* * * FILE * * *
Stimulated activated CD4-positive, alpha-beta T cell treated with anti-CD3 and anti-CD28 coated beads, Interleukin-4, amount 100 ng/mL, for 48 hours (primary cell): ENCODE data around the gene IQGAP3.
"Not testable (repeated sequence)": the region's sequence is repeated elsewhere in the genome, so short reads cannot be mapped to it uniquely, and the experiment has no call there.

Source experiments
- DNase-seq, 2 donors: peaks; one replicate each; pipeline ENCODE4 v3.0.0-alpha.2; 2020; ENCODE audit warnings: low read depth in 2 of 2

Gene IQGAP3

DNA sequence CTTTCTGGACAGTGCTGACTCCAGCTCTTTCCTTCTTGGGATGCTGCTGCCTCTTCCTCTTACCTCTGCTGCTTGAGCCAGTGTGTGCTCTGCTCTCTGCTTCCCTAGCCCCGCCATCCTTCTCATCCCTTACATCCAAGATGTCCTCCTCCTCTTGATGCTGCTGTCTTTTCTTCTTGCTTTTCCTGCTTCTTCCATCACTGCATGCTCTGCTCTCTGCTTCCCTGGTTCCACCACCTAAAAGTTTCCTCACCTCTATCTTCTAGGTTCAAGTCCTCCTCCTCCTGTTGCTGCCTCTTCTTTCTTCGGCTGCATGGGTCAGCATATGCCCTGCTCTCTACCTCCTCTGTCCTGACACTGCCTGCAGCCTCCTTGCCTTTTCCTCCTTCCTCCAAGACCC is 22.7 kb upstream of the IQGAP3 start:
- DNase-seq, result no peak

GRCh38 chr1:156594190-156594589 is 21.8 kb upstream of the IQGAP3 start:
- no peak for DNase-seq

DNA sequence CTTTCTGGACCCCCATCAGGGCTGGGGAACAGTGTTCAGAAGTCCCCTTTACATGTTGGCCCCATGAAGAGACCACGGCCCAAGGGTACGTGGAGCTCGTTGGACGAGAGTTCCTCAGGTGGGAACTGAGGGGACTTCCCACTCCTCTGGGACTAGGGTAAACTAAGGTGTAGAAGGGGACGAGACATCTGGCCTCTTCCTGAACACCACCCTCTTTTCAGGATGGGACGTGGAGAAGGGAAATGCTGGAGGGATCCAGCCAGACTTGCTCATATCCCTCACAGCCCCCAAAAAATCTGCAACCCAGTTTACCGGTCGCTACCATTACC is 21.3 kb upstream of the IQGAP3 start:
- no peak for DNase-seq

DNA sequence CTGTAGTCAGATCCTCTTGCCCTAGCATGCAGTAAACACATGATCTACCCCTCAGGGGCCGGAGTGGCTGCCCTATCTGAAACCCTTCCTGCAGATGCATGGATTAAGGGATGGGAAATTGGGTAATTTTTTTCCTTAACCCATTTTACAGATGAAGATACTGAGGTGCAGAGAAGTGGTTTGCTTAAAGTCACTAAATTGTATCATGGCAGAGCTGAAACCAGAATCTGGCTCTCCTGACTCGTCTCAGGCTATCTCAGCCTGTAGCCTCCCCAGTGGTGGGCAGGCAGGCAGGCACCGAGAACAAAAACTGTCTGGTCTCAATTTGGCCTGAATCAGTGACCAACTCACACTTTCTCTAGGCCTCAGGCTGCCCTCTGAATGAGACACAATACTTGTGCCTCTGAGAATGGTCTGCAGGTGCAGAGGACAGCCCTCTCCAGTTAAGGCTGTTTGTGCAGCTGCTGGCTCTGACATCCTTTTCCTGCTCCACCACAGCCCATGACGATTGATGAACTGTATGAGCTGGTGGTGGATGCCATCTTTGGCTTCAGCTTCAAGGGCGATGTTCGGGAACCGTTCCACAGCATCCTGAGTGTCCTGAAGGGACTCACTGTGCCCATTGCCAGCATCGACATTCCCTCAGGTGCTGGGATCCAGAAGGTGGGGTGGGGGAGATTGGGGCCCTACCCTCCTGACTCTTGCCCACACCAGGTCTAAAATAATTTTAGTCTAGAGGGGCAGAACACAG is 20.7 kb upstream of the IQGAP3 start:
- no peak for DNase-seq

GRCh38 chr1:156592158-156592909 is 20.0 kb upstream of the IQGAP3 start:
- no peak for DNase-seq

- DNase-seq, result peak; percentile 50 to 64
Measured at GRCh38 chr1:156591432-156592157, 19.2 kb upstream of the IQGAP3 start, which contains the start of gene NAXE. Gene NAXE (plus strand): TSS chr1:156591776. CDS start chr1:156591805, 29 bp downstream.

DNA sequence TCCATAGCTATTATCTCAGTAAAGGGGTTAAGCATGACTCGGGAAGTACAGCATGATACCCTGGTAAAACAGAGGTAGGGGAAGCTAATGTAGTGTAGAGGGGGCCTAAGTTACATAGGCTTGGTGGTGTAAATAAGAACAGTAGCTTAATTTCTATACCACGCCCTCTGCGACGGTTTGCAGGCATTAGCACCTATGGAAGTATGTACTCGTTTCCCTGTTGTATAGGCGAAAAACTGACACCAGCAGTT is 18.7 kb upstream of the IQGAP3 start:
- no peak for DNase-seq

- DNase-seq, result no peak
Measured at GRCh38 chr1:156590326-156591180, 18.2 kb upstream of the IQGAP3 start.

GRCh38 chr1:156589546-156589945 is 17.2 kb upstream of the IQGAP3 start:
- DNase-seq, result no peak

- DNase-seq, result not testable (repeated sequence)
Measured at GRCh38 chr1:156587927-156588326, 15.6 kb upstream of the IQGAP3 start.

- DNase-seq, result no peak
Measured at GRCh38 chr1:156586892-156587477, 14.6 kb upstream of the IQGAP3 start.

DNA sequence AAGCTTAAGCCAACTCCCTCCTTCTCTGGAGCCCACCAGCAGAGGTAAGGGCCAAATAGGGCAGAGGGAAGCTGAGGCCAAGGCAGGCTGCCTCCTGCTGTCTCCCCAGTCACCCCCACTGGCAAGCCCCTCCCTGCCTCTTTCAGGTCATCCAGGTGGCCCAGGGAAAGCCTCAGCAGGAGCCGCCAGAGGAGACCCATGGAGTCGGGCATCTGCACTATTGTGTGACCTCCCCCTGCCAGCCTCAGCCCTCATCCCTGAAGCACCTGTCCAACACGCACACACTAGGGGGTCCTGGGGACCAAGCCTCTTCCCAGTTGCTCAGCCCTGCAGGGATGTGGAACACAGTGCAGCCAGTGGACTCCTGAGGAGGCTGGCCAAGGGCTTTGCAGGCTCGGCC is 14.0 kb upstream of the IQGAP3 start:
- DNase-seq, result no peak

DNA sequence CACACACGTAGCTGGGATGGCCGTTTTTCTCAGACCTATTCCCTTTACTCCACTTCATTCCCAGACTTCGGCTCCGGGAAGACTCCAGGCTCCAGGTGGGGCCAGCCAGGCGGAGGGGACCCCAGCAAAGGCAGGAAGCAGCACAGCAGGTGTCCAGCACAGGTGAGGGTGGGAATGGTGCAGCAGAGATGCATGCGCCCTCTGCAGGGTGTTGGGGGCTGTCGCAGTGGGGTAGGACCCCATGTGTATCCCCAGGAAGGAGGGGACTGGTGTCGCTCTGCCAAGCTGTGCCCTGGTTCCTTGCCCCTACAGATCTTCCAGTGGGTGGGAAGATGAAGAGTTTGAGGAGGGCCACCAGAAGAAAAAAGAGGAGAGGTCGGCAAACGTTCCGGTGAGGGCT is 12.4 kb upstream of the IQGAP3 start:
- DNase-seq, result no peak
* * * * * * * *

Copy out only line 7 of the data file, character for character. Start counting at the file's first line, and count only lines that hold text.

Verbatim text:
- DNase-seq, result no peak